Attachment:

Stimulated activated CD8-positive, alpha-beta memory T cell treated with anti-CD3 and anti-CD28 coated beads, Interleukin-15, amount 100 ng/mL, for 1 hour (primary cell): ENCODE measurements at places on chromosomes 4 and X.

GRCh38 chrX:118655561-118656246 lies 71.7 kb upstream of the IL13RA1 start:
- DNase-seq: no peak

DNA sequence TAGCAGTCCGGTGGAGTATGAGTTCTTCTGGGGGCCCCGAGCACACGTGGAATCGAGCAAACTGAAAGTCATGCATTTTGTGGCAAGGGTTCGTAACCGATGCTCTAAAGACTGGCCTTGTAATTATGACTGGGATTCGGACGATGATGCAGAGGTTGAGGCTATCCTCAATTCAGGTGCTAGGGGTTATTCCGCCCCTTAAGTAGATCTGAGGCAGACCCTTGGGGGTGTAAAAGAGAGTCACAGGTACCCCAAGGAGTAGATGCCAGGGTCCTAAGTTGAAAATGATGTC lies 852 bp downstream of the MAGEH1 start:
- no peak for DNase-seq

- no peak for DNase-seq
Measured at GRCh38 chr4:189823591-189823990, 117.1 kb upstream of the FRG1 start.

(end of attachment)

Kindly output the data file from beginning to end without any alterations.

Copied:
Stimulated activated CD8-positive, alpha-beta memory T cell treated with anti-CD3 and anti-CD28 coated beads, Interleukin-15, amount 100 ng/mL, for 1 hour (primary cell): ENCODE measurements at places on chromosomes 4 and X.

GRCh38 chrX:118655561-118656246 lies 71.7 kb upstream of the IL13RA1 start:
- DNase-seq: no peak

DNA sequence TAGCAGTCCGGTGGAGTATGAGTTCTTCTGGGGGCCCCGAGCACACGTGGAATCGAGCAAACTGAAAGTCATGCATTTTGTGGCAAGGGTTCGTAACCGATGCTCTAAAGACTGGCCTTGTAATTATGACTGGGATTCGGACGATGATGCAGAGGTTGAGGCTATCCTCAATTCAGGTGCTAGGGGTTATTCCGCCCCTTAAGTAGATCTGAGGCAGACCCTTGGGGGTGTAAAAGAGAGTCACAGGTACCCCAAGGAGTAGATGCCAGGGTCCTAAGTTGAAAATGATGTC lies 852 bp downstream of the MAGEH1 start:
- no peak for DNase-seq

- no peak for DNase-seq
Measured at GRCh38 chr4:189823591-189823990, 117.1 kb upstream of the FRG1 start.